In an announcement on Friday, the opposition said President Cyril Ramaphosa had given a “stunning radio interview last night” in which he made “puzzling claims concerning the pastor of ladies, Bathabile Dlamini, expressing that she had set the bar with respect to her work in her portfolio”.
Ramaphosa said: “Bathabile Dlamini is [the] Minister of Women, and she is doing a good job in advancing the cause of women in our country. She has really raised the bar and is raising issues of how the country should start dealing with gender-based violence; she is doing a fantastic job, particularly now during these 16 days of [activism] against violence against women and children.”
The DA said the ANC must be setting the bar extravagantly low if Dlamini’s work for women was being termed as fantastic.
“Dlamini has, in actual fact, done a terrible job for women in South Africa,” said DA spokesperson Refiloe Nt’sekhe.
Nt’sekhe said Dlamini’s inability to lead or represent women was indicated by a number of her actions, which they listed as follows:
. Dlamini came to the defence of the ANC’s Mduduzi Manana following his assault of three women;
. She also came to the defence of former ANC president, Jacob Zuma, during his rape trial calling it “political grandstanding” and launching attacks on his accuser;
. Her delegation to the ANC’s policy conference consisted of six men, representing the ANC Women’s League (ANCWL), reportedly stating that “women were too emotional”;
. She is known for attending the funerals of women who are brutally raped and murdered, without having any regard to create support systems or programmes for victims; and
. Dlamini is notoriously loath to appear before Parliament, whether it be oral question sessions or committee meetings, with the Portfolio Committee on Social Development having to consider issuing a summons to have her appear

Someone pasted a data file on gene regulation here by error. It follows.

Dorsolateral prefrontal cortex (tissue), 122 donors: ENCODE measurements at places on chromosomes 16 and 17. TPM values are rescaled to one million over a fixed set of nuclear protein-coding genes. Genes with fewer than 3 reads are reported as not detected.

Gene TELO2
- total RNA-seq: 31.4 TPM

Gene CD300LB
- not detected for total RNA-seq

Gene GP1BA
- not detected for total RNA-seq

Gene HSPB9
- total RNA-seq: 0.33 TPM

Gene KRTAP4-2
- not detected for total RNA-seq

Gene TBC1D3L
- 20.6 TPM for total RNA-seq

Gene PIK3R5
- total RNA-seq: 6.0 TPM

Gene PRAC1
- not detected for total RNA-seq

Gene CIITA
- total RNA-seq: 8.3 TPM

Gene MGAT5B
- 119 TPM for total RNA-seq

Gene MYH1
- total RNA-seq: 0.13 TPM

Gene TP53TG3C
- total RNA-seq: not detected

. “Her failure to serve our women is equally reflected by her disastrous tenure as minister of social development. The near-collapse of the social grants payment system and the continuing crisis at the South African Social Security Agency (Sassa) caused extreme suffering for South Africa’s most vulnerable.
“Indeed, the Constitutional Court’s investigation into the 2017/2018 SASSA debacle and its findings on Dlamini’s involvement was damning and would have cost anyone else their job. Not only did it find the Minister misled the Court, it determined that her actions had endangered the wellbeing of the most needy in our society.”
The court had described Dlamini’s conduct as “reckless and grossly negligent”‚ saying she failed to disclose information before the inquiry into her role in the social grants disaster. It ordered a copy of its judgment to be forwarded to the National Director of Public Prosecutions to consider whether she lied under oath and should be charged for perjury.
“Given Dlamini’s previous and current record as minister, it would seem entirely irrational for President Ramaphosa to retain her in Cabinet, and even less rational for him to state that she is doing a fantastic job. This delusion and lack of executive accountability is precisely why the DA is seeking an order declaring Ramaphosa’s decision to retain Dlamini as part of his executive unlawful, unconstitutional and invalid. Our legal team approached the North Gauteng High Court on 23 October and the matter has been set down for 11 March 2019.”
She concluded: “Dlamini must indeed know about a great many skeletons in a great many closets, as she once famously said, for her to be retained in Cabinet.”